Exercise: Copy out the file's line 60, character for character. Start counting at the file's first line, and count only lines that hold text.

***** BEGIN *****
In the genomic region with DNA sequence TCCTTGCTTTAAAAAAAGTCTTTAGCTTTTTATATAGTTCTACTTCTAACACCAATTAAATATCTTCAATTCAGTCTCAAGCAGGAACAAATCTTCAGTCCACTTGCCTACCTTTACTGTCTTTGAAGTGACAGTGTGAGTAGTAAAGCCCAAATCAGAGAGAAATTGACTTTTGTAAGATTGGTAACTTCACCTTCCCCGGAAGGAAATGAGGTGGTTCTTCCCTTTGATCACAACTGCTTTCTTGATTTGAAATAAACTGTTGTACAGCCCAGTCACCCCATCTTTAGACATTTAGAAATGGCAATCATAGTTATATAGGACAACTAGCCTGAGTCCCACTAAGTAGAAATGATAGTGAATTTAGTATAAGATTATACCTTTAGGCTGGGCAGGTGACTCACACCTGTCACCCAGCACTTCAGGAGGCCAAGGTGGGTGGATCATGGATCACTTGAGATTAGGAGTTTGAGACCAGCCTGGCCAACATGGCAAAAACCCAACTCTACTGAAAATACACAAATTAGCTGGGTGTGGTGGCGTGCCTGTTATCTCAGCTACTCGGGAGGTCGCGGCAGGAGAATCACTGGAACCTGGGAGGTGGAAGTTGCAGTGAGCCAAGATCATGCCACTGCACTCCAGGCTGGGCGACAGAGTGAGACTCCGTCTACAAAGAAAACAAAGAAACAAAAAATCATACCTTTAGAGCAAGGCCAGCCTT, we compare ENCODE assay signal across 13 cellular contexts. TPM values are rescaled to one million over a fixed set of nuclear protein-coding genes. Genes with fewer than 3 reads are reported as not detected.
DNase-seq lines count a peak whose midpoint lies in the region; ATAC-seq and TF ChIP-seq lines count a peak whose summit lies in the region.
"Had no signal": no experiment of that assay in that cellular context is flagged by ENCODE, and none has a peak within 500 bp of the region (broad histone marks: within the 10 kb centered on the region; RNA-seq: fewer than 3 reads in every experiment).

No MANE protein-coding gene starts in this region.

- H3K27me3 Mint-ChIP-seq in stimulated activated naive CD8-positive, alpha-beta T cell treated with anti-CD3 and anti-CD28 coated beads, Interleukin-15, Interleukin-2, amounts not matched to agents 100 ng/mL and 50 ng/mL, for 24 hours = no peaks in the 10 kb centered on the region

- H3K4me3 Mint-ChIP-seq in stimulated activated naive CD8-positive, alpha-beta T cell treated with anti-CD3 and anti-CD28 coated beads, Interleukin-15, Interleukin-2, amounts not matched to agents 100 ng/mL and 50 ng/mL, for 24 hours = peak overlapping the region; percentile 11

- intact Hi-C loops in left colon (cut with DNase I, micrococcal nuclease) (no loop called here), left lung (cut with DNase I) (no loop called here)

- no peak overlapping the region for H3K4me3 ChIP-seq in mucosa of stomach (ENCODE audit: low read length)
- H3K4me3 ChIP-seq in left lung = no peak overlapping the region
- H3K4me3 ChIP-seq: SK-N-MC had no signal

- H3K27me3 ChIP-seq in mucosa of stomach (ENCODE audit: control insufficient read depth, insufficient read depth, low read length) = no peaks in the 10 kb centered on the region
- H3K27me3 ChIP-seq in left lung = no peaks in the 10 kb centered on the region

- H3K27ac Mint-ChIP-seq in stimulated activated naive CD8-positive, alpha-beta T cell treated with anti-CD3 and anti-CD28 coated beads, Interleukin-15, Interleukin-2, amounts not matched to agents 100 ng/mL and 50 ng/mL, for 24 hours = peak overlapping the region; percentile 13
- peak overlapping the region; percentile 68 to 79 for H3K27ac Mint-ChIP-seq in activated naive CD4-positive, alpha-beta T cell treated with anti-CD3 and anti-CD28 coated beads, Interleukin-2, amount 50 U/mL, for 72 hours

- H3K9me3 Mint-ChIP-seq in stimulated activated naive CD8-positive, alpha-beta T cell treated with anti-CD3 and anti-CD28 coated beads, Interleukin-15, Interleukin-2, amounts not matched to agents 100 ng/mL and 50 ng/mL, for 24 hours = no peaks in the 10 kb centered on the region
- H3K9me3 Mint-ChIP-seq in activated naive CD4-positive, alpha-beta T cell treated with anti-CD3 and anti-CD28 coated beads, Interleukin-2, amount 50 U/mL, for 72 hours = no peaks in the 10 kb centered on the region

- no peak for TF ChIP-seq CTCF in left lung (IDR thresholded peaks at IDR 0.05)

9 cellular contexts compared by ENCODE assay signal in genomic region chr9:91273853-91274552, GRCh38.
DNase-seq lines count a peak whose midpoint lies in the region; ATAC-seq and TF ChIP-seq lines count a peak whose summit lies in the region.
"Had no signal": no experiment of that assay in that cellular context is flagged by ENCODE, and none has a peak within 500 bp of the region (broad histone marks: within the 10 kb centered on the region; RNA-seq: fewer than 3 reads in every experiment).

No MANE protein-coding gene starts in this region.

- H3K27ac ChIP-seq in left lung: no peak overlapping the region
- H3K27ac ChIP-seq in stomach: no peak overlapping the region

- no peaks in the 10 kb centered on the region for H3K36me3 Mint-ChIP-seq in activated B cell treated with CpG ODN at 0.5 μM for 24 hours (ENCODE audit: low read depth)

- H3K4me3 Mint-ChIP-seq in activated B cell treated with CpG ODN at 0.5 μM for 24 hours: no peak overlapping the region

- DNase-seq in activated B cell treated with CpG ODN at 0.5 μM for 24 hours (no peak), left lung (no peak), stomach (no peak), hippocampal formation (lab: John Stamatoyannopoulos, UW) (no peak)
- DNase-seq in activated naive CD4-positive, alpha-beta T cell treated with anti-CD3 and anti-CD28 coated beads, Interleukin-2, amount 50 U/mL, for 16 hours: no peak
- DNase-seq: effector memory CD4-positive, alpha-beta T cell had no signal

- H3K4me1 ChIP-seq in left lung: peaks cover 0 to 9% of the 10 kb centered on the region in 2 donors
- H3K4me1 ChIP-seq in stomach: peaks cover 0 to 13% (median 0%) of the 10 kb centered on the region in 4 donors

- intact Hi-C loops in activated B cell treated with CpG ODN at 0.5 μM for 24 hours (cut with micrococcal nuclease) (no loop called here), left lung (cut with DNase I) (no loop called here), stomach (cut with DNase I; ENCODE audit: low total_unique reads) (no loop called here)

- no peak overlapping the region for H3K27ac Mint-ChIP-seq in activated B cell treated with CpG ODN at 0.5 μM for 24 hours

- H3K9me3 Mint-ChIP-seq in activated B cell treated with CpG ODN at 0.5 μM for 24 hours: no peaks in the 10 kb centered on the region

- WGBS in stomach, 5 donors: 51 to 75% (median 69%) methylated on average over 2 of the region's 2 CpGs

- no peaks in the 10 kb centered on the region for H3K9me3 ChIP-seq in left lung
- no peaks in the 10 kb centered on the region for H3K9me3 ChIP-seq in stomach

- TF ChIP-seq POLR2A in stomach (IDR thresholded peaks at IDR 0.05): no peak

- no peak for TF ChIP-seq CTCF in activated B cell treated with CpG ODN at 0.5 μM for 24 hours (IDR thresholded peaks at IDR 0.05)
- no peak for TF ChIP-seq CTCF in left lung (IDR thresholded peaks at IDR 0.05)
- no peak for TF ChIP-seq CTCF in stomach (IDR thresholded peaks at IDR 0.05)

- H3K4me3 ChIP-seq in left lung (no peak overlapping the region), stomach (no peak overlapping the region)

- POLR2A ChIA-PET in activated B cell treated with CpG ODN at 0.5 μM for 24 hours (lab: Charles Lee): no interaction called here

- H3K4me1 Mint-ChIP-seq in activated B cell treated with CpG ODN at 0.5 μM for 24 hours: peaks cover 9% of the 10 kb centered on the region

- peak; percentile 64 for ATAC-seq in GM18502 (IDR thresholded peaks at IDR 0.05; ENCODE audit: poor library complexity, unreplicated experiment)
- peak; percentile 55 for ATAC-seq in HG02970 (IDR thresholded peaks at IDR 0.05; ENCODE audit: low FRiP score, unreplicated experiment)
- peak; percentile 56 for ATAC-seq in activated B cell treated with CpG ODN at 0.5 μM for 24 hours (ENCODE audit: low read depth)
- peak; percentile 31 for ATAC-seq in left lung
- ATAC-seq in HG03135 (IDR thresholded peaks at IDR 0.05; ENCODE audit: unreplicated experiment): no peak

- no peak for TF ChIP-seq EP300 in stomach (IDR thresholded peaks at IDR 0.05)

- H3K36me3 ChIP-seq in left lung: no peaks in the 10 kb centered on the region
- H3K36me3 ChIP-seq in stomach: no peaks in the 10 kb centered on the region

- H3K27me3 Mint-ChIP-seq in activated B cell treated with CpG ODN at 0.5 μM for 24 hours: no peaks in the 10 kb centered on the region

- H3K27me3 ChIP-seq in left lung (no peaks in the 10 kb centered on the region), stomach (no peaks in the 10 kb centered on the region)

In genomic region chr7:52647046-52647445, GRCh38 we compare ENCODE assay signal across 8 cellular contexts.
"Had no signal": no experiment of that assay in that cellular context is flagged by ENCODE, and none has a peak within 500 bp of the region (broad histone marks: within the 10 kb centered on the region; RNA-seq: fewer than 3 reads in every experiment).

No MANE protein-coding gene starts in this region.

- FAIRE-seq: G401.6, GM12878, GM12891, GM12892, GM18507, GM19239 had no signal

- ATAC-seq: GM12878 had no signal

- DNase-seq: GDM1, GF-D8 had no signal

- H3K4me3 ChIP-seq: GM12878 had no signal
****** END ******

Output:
- H3K4me3 ChIP-seq: GM12878 had no signal